Making the invisible visible
Hertzian space, as described by Dunne and Raby, is a holistic view of the electronic object and its cultural interactions, and is the interface between electromagnetic waves and human experiences. Using Hertzian Armor we can now begin to see some of these invisible interactions that happen all around us.
Our initial approach to this assignment was to create an object that allows us to see the unseen. In this way we could begin to explore how we interact with the invisible world around us, and start a conversation about something we may come in contact with everyday, but not fully understand.
We initially started looking at alcohol sensors and pollution sensors, two things we are affected by but never see. While brainstorming how to implement this technology in the wearable, we stumbled on a larger goal, how can we make WiFi visible?
WiFi exists in the Hertzian space and is constantly around us. We use it almost every time we interact with an electronic device, but only understand it through the generic signal strength icon seen on most devices. We wanted to create a wearable device that could explicitly visualize WiFi, and did so using a WiFi sensor and LEDs.
The LED output color is defined by type of WiFi in the area:
- red value = ( # of restricted networks / total networks ) x 255
- green value = ( # of open networks / total networks ) x 255
- blue value = ( # of Hotspots / total networks ) x 255
The number of lit LEDs is determined by the average Wi-Fi signal strength (RSSI) in the area:
- all 3 strips lit: RSSI > 60
- 2 strips: 50 <= RSSI <= 60
- 1 strip: RSSI < 50
We started out the design process by deciding who we wanted to design for and in what setting. We decided on creating shoulder armor because we wanted a wearable that would be bold enough to display at Burning Man or an event like Silicon Valley Fashion Week, but also simple enough to be worn around Berkeley.
We began with paper prototypes to understand the initial form. Iterating quickly with cardboard, brass fasteners, duck tape, and canvas, we were able to hone in on a form factor that would fit on most shoulders and cleanly house our electronics.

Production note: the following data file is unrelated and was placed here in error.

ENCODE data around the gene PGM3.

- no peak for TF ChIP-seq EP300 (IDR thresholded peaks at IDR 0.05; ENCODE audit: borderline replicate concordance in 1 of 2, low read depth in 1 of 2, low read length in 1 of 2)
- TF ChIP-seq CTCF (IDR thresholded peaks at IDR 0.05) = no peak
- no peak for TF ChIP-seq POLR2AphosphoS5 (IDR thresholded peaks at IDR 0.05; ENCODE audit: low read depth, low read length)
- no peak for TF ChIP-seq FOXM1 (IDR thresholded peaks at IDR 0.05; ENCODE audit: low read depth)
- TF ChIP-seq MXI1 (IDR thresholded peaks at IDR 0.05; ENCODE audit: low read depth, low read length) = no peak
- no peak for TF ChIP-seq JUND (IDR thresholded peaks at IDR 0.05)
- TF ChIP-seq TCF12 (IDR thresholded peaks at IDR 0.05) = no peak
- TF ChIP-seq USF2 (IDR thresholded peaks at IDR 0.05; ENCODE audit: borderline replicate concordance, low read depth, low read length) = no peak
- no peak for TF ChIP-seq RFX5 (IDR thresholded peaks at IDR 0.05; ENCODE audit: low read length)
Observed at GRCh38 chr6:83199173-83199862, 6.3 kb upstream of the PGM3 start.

Initially we wanted to use leather for the final prototype. After visiting Discount Fabrics, we realized that leather is fairly expensive and difficult to work with, so we decided instead to use neoprene. Neoprene is a forgiving material that is soft but easily holds its shape, which gave us the flexibility we needed while finalizing our design.
The final prototype uses Chicago screws to hold the neoprene pieces together along with canvas strips which allow the device to drape down the wearers shoulder. We used Velcro to hold the LED strips in place under the flaps, and an adjustable leather belt to attach the device to the wearer.
In order to scan local WiFi, we used Adafruit CC3000 WiFi Breakout with the on-board antenna. For best hardware-to-software compatibility, it is recommended to use Arduino software 1.0.6 as opposed to the current version available, 1.6.4. The Adafruit CC3000 library conveniently has a function in the buildtest example to list the SSID (service-set identifier) results that we adapt for our purposes.
More about SSID:
- SSID is an unique 32 bit character identifier attached to the header of packets which are sent over a wireless local area network (WLAN) that acts as a password when a device tries to connect to the basic service set - standards imposed by IEEE 802.11 standards.
Wi-Fi stands for Wireless Fidelity, and it is a term trademarked to brand products that belong to a category of WLAN devices. SSID differentiates one WLAN from another such that all access points and all devices connecting to a specific WLAN, or Wi-Fi network, must use the same SSID.
Scanning SSID and Averaging RSSI:
- We initialize our CC3000.
- We begin a SSID scan and compute the following:
- The number of secured networks using the WPA2 protocol.
- The number of unsecured networks.
- The CC3000 does not have an easy way to distinguish Wi-Fi hotspots from other access points so we used the number of networks using the WPA and WEP protocols for now.
3. Disconnect the CC3000.
In order to represent the overall Wi-Fi strength around us, we used Adafruit NeoPixel Strip as it is wonderfully bright, and it is supported by the Adafruit NeoPixel library which makes working with RGB values simple.
Mapping Wi-Fi RSSI to Lights:
- We initialize the NeoPixel strip.
- We use the values saved from our SSID scan and map them as we have described before:
- All 3 strips lit: avgRSSI > 60
- 2 strips lit: 50 <= avgRSSI <= 60
- 1 strip lit: avgRSSI < 50
Mapping Network Security to Pixel Color:
We simultaneously determine how many pixels we want to activate in order to represent the signal strength of Wi-Fi around us, and we choose a RGB color value to light the NeoPixel strip based on the types of Wi-Fi networks detected.
The color chosen is mapped from the total number of each type of security network found divided by the total number of networks multiplied by 255. We map RGB as the following percentages:
- f : WPA2 → Red
- f : (WPA, WEP) → Green
- f : Unsecured → Blue
- Arduino 1.0.6 IDE
- Adafruit CC3000
- Adafruit NeoPIxel